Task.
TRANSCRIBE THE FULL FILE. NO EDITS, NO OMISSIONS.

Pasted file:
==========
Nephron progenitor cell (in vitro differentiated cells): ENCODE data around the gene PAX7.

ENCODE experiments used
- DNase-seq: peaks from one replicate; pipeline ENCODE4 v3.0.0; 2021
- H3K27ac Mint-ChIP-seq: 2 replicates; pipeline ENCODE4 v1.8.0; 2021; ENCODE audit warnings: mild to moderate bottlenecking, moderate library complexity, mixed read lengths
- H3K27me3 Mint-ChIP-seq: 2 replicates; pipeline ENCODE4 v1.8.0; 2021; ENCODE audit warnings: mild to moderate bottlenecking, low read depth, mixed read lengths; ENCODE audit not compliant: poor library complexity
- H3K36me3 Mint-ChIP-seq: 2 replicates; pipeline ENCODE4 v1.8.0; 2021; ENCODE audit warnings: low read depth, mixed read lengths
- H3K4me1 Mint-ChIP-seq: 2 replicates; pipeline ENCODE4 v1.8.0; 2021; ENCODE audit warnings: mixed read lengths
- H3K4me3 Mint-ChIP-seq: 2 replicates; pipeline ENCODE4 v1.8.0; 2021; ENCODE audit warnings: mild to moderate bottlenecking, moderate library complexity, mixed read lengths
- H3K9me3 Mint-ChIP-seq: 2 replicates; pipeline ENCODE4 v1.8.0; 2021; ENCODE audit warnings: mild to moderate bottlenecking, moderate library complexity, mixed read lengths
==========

Nephron progenitor cell (in vitro differentiated cells): ENCODE data around the gene PAX7.

ENCODE experiments used
- DNase-seq: peaks from one replicate; pipeline ENCODE4 v3.0.0; 2021
- H3K27ac Mint-ChIP-seq: 2 replicates; pipeline ENCODE4 v1.8.0; 2021; ENCODE audit warnings: mild to moderate bottlenecking, moderate library complexity, mixed read lengths
- H3K27me3 Mint-ChIP-seq: 2 replicates; pipeline ENCODE4 v1.8.0; 2021; ENCODE audit warnings: mild to moderate bottlenecking, low read depth, mixed read lengths; ENCODE audit not compliant: poor library complexity
- H3K36me3 Mint-ChIP-seq: 2 replicates; pipeline ENCODE4 v1.8.0; 2021; ENCODE audit warnings: low read depth, mixed read lengths
- H3K4me1 Mint-ChIP-seq: 2 replicates; pipeline ENCODE4 v1.8.0; 2021; ENCODE audit warnings: mixed read lengths
- H3K4me3 Mint-ChIP-seq: 2 replicates; pipeline ENCODE4 v1.8.0; 2021; ENCODE audit warnings: mild to moderate bottlenecking, moderate library complexity, mixed read lengths
- H3K9me3 Mint-ChIP-seq: 2 replicates; pipeline ENCODE4 v1.8.0; 2021; ENCODE audit warnings: mild to moderate bottlenecking, moderate library complexity, mixed read lengths